Recycling has come a long way!
On my way to writing a column about reminders, I stumbled onto some fascinating information about recycling. Did you know that recycling existed as far back as the caveman days? Now it certainly wasn’t as we know it today with green bins and special trucks to pick them up, but the general philosophy seems to have been in place hundreds of thousands of years ago according to a conference at Tel Aviv University in Israel.
Tel Aviv archaeologist, Ari Gopher reasoned that our prehistoric ancestors learned to recycle the objects they used in their daily lives for the same reasons we recycle today–to conserve energy and raw materials. If they reused flint for another purpose, they didn’t have to go to the quarry to get more. Evidence presented at the conference proposes that early hominids “would collect discarded or broken tools made of flint and bone to create new utensils.” While it’s been suggested that flint was repurposed as much as 1.3 million years ago, verified proof has the timeline several hundred thousand years later.
In 2017, Qesem cave was discovered near Tel Aviv dating back to between 200,000 and 420,000 years ago. This was quite a find for a few reasons. Scientists believe it to be the site of a school making it the oldest in history. And it appears to be where humans seem to have taught each other to make tools. No word yet on the price of tuition. Seriously though from what has been excavated, flint chips that appeared to have been reshaped into small blades were found among the artifacts. Of the many different kinds of tools unearthed, it was determined that one in ten had been recycled in some way. That means a 10% recycling rate which is better than the statistics for some modern communities.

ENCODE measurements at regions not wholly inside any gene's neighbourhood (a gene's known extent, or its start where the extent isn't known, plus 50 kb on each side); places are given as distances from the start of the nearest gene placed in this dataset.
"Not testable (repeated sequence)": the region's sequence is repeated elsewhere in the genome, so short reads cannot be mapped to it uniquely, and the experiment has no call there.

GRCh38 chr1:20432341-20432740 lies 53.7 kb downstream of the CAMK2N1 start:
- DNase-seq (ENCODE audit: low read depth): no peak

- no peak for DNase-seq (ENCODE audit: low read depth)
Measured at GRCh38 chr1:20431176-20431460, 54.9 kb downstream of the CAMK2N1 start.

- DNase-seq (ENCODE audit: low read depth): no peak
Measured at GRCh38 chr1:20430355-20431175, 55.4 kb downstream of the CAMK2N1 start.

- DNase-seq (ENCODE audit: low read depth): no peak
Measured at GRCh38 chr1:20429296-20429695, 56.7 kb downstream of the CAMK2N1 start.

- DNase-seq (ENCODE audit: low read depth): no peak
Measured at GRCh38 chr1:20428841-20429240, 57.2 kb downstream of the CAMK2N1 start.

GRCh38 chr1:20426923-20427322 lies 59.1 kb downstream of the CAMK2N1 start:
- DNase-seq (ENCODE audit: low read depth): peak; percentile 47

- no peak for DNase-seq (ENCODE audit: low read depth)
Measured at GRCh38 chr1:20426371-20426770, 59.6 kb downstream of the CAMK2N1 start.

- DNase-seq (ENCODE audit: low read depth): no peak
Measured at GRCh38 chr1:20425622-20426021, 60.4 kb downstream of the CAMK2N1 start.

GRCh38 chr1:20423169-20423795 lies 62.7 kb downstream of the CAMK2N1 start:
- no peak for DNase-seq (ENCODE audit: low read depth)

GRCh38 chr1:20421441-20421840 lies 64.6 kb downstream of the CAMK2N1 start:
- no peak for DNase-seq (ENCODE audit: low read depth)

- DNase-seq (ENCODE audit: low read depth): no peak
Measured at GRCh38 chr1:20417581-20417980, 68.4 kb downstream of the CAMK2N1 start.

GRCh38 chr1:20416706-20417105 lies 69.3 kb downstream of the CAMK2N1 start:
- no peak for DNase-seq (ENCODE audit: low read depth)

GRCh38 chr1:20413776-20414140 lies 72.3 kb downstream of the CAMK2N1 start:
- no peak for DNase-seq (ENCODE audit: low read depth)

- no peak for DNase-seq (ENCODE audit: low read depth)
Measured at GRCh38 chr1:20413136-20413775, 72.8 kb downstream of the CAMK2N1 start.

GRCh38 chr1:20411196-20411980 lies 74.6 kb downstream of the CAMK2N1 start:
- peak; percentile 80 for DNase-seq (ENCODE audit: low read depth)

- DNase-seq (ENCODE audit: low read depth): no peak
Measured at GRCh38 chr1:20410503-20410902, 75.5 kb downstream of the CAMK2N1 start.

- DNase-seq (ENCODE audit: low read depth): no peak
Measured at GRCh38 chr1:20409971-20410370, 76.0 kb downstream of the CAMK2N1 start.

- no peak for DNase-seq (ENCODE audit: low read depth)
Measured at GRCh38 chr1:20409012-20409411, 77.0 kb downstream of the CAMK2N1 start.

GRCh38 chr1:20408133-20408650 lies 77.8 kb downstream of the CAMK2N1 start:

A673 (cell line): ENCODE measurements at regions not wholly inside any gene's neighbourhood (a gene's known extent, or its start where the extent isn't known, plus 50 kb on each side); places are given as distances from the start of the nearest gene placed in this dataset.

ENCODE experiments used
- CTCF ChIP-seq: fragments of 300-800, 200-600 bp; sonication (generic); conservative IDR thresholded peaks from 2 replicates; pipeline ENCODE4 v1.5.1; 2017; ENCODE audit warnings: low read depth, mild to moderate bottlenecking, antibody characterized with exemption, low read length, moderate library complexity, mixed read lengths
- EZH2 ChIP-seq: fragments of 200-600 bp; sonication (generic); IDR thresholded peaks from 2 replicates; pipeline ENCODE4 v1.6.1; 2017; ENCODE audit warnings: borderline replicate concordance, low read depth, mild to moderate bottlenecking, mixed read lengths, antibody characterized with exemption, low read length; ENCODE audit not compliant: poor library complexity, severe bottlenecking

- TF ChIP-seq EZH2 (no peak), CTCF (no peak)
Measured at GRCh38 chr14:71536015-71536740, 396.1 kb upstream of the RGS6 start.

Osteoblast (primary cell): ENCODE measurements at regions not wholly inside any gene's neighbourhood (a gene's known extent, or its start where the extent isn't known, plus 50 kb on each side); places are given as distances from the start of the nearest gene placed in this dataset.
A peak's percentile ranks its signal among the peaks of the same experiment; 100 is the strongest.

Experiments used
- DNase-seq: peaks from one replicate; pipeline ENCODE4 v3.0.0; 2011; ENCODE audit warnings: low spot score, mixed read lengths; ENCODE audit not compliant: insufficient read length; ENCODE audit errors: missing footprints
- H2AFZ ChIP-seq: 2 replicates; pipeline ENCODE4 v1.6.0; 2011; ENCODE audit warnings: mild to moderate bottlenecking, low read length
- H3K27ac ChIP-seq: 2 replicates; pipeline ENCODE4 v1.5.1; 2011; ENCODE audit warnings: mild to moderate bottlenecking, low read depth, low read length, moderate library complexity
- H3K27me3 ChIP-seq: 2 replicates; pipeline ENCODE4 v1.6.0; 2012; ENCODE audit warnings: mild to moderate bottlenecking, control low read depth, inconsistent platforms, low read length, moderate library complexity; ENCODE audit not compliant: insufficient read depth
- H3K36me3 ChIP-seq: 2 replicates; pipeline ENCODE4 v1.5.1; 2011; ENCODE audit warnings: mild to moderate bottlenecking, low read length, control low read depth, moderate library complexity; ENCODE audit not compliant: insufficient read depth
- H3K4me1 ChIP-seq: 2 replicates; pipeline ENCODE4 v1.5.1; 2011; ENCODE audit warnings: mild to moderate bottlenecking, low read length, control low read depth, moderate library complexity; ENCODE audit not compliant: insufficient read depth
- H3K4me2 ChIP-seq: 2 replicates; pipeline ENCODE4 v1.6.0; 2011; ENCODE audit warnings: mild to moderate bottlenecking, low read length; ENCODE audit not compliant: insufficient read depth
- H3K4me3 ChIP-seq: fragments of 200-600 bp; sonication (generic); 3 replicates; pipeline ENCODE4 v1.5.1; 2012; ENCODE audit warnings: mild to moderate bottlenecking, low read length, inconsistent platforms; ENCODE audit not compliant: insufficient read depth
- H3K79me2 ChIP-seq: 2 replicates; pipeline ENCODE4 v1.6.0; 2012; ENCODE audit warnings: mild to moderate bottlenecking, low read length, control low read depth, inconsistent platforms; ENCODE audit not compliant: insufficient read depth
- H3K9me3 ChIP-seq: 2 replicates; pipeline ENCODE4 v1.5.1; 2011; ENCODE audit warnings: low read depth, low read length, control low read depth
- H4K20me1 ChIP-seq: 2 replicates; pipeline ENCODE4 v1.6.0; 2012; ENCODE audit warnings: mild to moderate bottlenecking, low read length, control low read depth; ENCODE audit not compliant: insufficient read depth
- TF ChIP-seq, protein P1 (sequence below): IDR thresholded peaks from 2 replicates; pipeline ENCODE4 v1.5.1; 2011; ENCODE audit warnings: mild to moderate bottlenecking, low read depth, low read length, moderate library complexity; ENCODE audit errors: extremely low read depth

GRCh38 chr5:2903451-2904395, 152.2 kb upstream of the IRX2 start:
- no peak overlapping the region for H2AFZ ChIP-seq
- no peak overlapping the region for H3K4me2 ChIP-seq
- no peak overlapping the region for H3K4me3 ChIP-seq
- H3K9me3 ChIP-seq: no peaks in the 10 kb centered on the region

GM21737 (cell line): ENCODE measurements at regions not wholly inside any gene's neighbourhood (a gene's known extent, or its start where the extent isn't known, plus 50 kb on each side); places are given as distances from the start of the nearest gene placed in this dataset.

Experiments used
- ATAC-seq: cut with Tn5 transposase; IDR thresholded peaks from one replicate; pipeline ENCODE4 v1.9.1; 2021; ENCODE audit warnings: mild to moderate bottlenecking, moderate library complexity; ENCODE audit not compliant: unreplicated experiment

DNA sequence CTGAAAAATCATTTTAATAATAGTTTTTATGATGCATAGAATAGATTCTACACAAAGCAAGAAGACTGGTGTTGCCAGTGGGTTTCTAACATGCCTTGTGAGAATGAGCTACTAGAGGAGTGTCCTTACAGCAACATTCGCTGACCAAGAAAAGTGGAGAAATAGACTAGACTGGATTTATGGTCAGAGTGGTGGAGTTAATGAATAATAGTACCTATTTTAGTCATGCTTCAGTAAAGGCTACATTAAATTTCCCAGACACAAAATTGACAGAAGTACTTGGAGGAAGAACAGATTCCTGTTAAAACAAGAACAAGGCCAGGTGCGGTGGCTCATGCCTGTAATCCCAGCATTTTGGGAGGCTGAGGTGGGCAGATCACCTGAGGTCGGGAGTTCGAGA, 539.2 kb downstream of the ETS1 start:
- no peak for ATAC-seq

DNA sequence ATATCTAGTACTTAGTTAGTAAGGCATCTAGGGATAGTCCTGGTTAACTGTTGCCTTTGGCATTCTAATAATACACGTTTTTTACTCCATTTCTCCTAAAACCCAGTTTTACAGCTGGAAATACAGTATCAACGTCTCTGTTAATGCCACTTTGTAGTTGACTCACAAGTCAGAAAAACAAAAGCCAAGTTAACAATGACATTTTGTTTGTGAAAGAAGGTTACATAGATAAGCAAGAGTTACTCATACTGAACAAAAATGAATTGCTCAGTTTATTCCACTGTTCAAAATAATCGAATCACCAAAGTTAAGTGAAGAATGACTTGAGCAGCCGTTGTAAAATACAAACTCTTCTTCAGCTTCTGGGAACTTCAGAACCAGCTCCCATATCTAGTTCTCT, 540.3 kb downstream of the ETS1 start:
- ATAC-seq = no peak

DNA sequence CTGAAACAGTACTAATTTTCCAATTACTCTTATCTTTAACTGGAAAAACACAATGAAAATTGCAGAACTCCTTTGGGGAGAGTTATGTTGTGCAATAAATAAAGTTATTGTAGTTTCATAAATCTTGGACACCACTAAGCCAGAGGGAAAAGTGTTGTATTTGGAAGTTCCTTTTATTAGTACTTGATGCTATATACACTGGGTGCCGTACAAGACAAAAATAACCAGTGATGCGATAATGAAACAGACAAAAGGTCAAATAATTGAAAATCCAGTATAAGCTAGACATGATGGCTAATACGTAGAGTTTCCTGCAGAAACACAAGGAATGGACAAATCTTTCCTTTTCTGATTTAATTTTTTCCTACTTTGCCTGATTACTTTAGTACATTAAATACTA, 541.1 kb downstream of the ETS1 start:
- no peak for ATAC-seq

Recycling has come a long way from the early beginnings of our ancestors. And the innovative ideas both in the U.S. and worldwide keep expanding the definition of recycle, repurpose and reuse. For example, in Turkey recycling stations give kibble food for stray animals in exchange for plastic bottles. Brazil has recently initiated a venture aimed to collect vegetable oil from homes and businesses, and process it into highly useful biodiesel fuel. Briquetting is a technique that transforms dust from workshops into bricks that burn better than wood on an open fire. Beneficial ideas indeed.
So maybe this column was about reminders after all…a reminder of how important it is to our future that we remember to recycle, repurpose and reuse today.
Originally published in the Orange County Register, Laguna Woods Globe edition, October 11, 2018